Travel Back to the Dawn of Health and Science in Boston

An upcoming event series explores the history of medicine and mortality.

Medicine and Mortality

Image courtesy of Wellcome Library, London

Did you know that the Old State House used to be among the most infectious places in Boston? How about why midwives were once accused of bringing “monsters” into the world? Could you name the botanicals used long before the advent of modern medicine?

You’ll learn these tidbits of knowledge, and many more, when the Partnership of Historic Bostons puts on Medicine and Mortality in 17th-Century Boston this fall. The event series is part of the group’s annual Boston Charter Day celebrations, which pay homage to the naming of Boston, Dorchester, and Watertown way back in 1630. In addition to annual Charter Day festivities, the organization hosts a variety of informative activities fixed on a common theme—which, this year, is medicine in 1600s Boston.

“When we think about medical care, we think about medical care in our terms,” says Partnership of Historic Bostons President Rose Doherty. “[In the 17th century,] the scientific revolution hadn’t really happened yet. You had people still believing in witches and believing in the four humors. There was no organized medicine, in the way that we understand it.”

You’ll have a chance to travel back to those early days of science when Medicine and Mortality kicks off on September 13. (It continues through October 3.) Highlights from the lineup of free events include:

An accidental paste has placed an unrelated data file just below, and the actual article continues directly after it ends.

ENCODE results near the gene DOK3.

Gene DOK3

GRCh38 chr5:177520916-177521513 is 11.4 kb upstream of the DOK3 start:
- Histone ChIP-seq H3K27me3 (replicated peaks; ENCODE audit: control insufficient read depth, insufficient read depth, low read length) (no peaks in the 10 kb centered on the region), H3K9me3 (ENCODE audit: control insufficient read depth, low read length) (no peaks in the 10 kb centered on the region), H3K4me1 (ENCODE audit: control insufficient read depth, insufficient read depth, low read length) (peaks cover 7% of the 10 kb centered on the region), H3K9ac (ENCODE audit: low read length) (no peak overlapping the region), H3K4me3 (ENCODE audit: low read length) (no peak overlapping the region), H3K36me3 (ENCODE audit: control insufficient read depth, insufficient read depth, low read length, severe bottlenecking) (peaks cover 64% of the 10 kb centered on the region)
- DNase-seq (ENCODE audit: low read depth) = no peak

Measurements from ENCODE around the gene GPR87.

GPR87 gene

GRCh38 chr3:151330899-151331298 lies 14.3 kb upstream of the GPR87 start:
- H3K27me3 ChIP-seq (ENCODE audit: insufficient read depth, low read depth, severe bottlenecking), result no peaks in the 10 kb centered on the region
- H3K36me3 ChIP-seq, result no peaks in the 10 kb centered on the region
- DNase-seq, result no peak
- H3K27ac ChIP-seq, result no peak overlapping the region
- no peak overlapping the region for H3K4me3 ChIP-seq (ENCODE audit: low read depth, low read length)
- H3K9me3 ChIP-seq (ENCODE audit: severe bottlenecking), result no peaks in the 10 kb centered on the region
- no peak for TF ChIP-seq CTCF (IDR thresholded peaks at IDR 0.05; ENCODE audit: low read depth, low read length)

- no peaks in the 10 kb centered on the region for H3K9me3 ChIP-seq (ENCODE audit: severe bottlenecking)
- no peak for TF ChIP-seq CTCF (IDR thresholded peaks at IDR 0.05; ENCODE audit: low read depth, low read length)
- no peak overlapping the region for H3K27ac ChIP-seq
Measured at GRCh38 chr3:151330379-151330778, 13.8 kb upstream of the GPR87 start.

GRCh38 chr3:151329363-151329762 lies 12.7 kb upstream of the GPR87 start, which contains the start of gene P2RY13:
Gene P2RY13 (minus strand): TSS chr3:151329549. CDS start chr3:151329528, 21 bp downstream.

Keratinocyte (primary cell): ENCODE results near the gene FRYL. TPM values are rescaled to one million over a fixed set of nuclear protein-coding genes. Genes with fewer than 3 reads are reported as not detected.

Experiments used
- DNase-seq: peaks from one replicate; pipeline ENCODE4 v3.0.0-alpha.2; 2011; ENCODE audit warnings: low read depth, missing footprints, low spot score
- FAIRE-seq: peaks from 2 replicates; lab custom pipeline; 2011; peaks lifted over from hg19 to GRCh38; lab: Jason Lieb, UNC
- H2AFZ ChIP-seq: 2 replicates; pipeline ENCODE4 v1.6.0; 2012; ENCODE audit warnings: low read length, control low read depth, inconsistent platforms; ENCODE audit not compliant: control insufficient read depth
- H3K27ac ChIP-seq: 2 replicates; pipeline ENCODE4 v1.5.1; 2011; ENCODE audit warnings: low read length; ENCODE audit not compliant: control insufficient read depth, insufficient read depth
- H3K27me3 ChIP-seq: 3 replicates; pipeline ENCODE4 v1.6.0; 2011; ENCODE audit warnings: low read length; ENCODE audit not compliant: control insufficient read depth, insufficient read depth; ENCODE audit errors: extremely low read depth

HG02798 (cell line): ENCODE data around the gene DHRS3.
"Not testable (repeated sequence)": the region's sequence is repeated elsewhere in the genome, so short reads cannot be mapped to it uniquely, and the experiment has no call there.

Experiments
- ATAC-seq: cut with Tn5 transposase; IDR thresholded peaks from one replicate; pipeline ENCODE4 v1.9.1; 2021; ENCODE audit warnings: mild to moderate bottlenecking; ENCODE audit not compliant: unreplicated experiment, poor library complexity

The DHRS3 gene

• Monstrous Births, Powerful Midwives: Women as Healers in Puritan Boston: On September 13 at the Boston Public Library, historian Eve LaPlante will pull back the curtain on midwives in 17th century Boston. While women were powerless in public, Doherty says, they were “in charge of those moments of great importance to the individual, at birth or at death.” But with great power comes great responsibility: Midwives were frequently blamed and accused of colluding with the devil when babies were born with birth defects, and when mothers or infants died in childbirth. Register to learn more here.
  • Privies and Peach Pits: Public Health in Puritan Boston: The things Puritans left behind—from their possessions to their remains—offer clues for historians. This September 27 session at the New England Historic Genealogical Society will reveal the roots of public health in Boston, and discuss how ongoing archaeological discovery helps illuminate the lives and deaths of our long-gone ancestors. Register here.
  • When There Is No Doctor: Home Remedies of 17th-Century Boston: Back in the day, “There was no CVS to go to. There was no HMO to go to,” Doherty says. That means Bostonians had to get crafty. Housewives often took on the role of healer, using natural and botanical ingredients—and sometimes magic and astrology—to treat illnesses in the home. Lori Lyn Price, an expert in botanical domestic medicine, will give you the scoop on October 3 at Old North Church. Register here.

There are plenty of other events on the docket, from a medical walking tour—which is currently sold out, but may be expanded into a second session—to a talk on disease, science, and religion in the Puritan world. You can see the full lineup here.

As for which ones you should attend? “That’s like asking me my favorite child,” Doherty says.

Free, 9/13-10/3. Various locations. Register at